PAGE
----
Pussy Riot denied bail

After rumors of their release swirled around the Kremlin, three members of the punk rock collective remain in jail

Published July 10, 2012 9:20PM (EDT)

Members of the Russian radical feminist group Pussy Riot stage a performance to support detained opposition activists.                    (Reuters/Denis Sinyakov)
Members of the Russian radical feminist group Pussy Riot stage a performance to support detained opposition activists. (Reuters/Denis Sinyakov)

The following originally appeared on Heather Michon's Open Salon Blog.

A Russian court yesterday ruled that three members of the feminist punk rock collective known as Pussy Riot will remain in jail, a crushing end to a day of rumors, reportedly out of the Kremlin, that Nadezhda Tolokonnikova, Maria Alyokhina and Yekaterina Samutsevich would be released on bail.

The three activists were arrested in March after allegedly staging a flash mob-style protest at Moscow's Cathedral of Christ the Savior on Feb. 21. Dressed in the group's signature scanty clothing and brightly colored balaclavas, Russian authorities say they and another performer walked up to the altar and launched into an impromptu performance of their anti-Putin, anti-church "punk prayer."

Parishioners and church officials hustled the women off of the altar in less than five minutes. A few days later, Tolokonnikova, Alyokhina and Samutsevich were charged with "hooliganism." If convicted, they face up to seven years in prison.

Their case has become an international cause célèbre. Performers have held benefits and tried to raise awareness of their plight, and there have been numerous "Free Pussy Riot" demonstrations across the world.

Amnesty International has deemed them "prisoners of conscience." More than 100 public figures within Russia have petitioned the country's Supreme Court; others have petitioned the Russian Orthodox Church to demonstrate mercy. Among those on hand to post bail in court yesterday was multibillionaire media mogul Alexander Lebedev.

Lebedev told reporters that the court ruling was "an incorrect decision -- unjust and unfair."

"Unfortunately, the judicial system is very much inclined to be part of what they call the vertical of power."

The "vertical of power" here is not just in the hands of Vladimir Putin. The women are arguably as much religious prisoners as they are political prisoners.

Over the last few years, Putin has cultivated a close relationship with the Orthodox Church, giving it the ability to amass fabulous wealth in return for its support. In return, the church exhorts the young to fight in Chechnya, consecrates new nuclear missiles as the nation's "guardian angels," and praises Putin's return to the presidency as "God's miracle."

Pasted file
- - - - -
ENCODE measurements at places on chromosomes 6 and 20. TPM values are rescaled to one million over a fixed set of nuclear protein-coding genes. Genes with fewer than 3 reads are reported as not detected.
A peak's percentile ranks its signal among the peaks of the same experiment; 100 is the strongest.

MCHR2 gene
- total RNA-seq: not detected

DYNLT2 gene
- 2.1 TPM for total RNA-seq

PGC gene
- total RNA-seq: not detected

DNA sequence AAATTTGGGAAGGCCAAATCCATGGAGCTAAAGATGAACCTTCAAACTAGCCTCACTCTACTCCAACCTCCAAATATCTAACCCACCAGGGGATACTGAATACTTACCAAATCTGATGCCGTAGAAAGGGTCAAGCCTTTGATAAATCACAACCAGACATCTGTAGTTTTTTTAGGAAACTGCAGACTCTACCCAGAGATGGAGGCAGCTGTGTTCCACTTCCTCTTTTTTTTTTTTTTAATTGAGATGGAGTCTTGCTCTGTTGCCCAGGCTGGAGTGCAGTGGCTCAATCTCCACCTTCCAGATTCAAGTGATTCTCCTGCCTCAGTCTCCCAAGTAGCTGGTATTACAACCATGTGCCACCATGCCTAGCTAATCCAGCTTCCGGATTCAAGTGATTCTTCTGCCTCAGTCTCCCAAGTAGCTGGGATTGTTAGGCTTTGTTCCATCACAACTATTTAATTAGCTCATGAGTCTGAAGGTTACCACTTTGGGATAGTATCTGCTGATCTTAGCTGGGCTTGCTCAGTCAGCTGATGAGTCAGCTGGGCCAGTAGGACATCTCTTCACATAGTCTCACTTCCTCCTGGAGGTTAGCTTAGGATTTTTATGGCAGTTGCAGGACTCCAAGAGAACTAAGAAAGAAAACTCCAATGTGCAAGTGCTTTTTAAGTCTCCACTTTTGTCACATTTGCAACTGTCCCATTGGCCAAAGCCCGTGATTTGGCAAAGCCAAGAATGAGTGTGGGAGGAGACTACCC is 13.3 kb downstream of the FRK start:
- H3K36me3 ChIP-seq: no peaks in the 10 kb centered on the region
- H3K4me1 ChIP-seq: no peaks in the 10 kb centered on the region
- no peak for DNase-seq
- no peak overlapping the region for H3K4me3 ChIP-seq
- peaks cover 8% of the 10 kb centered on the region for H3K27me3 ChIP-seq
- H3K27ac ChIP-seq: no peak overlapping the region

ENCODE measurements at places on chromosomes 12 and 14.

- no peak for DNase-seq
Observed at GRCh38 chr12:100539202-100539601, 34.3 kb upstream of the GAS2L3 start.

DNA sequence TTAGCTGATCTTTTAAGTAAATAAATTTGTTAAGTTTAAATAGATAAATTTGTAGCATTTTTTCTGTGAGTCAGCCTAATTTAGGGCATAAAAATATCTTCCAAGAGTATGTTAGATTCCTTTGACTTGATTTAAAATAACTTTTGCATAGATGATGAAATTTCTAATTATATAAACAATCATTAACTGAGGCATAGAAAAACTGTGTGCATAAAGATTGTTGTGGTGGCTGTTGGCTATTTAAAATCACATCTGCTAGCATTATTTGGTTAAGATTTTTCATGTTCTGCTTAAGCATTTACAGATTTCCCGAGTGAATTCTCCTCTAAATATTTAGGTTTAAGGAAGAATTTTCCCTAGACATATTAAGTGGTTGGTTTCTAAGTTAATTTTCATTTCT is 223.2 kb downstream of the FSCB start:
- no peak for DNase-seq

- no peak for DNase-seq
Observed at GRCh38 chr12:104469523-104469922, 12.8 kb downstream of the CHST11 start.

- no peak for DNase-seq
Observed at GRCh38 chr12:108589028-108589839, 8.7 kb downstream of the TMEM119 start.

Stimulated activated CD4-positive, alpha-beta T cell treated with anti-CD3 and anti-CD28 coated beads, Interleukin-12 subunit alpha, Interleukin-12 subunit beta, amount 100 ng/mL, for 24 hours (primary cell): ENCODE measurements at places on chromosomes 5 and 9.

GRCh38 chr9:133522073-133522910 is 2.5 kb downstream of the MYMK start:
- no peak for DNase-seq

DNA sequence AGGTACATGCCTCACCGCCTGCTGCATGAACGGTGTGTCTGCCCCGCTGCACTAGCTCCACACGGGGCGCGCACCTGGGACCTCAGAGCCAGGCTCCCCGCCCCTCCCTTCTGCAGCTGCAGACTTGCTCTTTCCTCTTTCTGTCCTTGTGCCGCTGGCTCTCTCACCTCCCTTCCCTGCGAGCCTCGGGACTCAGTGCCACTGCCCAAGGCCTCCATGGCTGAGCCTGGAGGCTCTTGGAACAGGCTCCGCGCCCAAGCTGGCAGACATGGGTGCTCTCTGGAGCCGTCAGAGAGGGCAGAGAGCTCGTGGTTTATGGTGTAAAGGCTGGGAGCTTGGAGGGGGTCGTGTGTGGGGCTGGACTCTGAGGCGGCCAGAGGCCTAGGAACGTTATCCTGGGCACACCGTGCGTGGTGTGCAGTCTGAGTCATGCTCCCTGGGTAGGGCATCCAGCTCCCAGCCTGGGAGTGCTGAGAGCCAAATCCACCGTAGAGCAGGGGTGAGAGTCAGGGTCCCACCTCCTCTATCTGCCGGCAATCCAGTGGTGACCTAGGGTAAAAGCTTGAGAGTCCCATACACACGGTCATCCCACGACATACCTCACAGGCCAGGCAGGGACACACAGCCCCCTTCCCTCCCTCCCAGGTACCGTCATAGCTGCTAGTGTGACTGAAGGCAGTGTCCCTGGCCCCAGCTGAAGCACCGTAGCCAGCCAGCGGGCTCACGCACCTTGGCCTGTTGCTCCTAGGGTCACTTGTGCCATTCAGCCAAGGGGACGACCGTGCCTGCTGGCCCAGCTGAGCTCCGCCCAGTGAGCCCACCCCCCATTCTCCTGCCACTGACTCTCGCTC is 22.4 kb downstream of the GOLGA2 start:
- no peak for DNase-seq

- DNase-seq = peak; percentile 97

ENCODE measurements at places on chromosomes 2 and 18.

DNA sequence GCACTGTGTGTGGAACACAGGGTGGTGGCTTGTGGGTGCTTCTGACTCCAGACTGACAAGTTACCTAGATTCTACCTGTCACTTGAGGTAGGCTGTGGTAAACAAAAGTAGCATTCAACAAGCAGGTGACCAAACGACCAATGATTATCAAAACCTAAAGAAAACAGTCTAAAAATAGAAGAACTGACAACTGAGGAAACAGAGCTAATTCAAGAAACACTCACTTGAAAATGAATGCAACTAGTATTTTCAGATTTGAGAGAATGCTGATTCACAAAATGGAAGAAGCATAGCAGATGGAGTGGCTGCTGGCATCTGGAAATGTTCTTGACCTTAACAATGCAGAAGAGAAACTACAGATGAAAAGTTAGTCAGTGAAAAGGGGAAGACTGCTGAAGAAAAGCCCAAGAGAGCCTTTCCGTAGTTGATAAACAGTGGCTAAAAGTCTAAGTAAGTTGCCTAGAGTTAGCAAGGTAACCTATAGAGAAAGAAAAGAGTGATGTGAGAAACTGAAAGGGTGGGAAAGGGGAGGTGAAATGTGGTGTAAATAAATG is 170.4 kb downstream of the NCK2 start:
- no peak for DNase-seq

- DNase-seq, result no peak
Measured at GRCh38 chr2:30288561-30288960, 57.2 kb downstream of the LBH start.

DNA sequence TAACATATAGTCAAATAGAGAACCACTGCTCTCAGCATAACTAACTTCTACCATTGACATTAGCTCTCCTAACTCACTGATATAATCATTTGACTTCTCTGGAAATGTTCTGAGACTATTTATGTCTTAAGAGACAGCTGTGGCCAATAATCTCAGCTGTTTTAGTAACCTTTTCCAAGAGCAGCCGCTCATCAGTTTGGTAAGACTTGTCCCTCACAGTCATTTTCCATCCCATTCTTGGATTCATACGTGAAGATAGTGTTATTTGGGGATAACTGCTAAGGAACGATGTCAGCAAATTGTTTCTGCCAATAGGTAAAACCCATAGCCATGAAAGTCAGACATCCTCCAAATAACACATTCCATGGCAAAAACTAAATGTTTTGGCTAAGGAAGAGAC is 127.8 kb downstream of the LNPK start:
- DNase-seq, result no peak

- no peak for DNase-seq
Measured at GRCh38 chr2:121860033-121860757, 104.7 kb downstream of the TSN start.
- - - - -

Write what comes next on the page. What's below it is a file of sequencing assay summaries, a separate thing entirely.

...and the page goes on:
Patriarch Gundyaev Kirill was mightily displeased by the sight of four women screaming “Patriarch Gundyaev believes in Putin / Bitch, better believe in God instead / The belt of the Virgin can’t replace mass-meetings / Mary, Mother of God, is with us in protest!” He has personally condemned the act as "blasphemous," claiming that “the Devil has laughed at us.”

His spokesman, Vsevolod Chaplin, was quoted in Counterpunch as saying, “God condemns what they’ve done. I’m convinced that this sin will be punished in this life and the next. God revealed this to me just like he revealed the Gospels to the church. There’s only one way out: repentance.”

The combined ire of Putin and Kirill may well be an insurmountable barrier for Tolokonnikova, Alyokhina and Samutsevich, who began a hunger strike last week when the court gave them only a few days to respond to the indictment. Somehow, prosecutors managed to produce a 2,800-page indictment for what was little more than a disorderly conduct charge.

In an opinion piece for the English-language Moscow Times, opposition member Vladimir Ryzhkov notes that "the hasty, biased and highly politicized trial has been marked by numerous procedural violations. The prosecutors' indictment even cites violations of Orthodox Church rules and practices, which is outrageous for a country whose Article 14 of the Constitution clearly states that the government is secular.

"In this sense, the trial against Pussy Riot differs little from Sharia courts in the North Caucasus."

"I absolutely do not hope for a positive decision in the women's case," their clearly demoralized lawyer Violetta Volkova told journalists yesterday, as Free Pussy Riot supporters shouted "shame" outside the courthouse. "They are keeping on with the hunger strike. I am very concerned."

The next court date is July 24. Last week, another member of their legal team told the Moscow Times that "the government is trying to avoid a scandal by closing the case and sending the girls to prison by mid-August."

While working to free their captive members, the "pulsating and growing body" that is Pussy Riot is still giving their guerrilla street performances and is always open to new recruits.  “We have nothing to worry about," a spokesperson was recently quoted in Counterpunch, "because if the repressive Putinist police crooks throw one of us in prison, five, ten, 15 more girls will put on colorful balaclavas and continue the fight against their symbols of power.”

By Heather Michon

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